On Sunday, Omar Mateen killed 49 people and wounded dozens more in a massacre at Pulse, a gay night club in Orlando, Florida. As is often the case after tragedies, many Americans rallied to support the victims and their families, with LGBT communities and allies standing in solidarity.
One of the ways people in Orlando tried to help victims was through blood donations. Many potential donors, however, found themselves blocked at blood centers. Specifically, men who have had sex with men in the past year are still barred from donating blood because of a rule from the Food and Drug Administration.* Even after the most deadly act against gays, lesbians, bisexual, and transgender people in American history, the built-in homophobia of American public health keeps the country from mounting the most effective possible response.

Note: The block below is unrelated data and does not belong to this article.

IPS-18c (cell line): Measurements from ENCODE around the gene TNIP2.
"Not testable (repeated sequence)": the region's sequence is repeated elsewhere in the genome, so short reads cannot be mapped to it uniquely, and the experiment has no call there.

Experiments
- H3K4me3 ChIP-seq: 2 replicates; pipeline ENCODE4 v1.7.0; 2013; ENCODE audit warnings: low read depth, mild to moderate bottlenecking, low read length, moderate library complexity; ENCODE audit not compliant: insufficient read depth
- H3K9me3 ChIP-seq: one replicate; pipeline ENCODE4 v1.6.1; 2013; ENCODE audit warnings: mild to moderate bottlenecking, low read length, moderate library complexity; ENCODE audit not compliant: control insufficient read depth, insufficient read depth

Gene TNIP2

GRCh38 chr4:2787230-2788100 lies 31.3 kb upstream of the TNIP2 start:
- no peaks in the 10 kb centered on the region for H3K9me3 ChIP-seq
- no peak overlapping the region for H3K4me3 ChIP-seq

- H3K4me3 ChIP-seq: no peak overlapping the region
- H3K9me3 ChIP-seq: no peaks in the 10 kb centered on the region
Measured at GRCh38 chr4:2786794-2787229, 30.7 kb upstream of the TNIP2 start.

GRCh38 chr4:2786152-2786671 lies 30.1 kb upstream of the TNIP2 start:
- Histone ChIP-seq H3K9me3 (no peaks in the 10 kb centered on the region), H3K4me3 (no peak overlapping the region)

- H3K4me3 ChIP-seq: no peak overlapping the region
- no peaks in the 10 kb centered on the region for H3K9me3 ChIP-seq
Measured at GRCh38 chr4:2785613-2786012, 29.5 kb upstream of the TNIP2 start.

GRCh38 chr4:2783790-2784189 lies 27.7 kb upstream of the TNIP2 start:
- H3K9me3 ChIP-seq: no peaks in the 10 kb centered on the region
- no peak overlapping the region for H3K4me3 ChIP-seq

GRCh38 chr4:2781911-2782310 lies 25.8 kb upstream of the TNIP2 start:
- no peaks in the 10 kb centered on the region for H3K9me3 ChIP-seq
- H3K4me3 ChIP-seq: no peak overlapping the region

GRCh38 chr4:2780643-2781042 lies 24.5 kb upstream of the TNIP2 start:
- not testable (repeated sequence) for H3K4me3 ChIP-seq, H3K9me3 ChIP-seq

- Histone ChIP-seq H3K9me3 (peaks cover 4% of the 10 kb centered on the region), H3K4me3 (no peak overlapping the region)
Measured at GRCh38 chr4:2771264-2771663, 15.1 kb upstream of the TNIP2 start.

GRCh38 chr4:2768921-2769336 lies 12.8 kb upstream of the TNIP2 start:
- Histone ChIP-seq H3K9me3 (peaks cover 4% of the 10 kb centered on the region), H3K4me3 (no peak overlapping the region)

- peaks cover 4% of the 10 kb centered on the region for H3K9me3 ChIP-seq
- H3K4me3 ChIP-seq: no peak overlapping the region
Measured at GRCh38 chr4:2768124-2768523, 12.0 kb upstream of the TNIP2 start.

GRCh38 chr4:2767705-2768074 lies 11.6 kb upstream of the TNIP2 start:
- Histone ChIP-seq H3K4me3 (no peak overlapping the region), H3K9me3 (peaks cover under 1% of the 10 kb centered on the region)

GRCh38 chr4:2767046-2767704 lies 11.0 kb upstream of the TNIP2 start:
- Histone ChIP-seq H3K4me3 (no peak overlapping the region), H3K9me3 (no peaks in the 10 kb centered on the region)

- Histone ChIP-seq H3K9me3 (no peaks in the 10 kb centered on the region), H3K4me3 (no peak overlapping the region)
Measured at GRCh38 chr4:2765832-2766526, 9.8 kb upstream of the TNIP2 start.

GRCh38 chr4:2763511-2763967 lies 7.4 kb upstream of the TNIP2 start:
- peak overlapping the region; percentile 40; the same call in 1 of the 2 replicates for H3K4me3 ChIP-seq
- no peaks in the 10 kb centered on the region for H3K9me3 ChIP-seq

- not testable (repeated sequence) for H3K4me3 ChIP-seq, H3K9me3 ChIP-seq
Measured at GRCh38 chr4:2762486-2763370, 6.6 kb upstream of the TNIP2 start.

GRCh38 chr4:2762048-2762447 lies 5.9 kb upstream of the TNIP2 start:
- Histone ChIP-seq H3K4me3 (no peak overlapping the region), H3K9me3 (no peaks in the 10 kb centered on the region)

The original blood-donation rules for men who have sex with men, or MSM––a designation designed to encapsulate sexual activity instead of orientation––were actually less restrictive than current rules. The MSM population was the epicenter of the HIV panic of the mid-80s. After the mode of transmission was fully understood by the medical community, the FDA’s 1983 guidelines asked men who had sex with multiple male partners to refrain from donation. In 1986, the guidelines became de facto mandatory exclusions of men who had sex with men in the previous 10 years. In 1992, the FDA finally recommended the lifetime ban for MSM that became the American and global standard for over 20 years. Despite a 2015 move by the FDA to change the deferral for MSM from a lifetime ban to a year without sexual contact with another man, at least 20 other countries have followed the United States’ lead and implemented lifetime bans.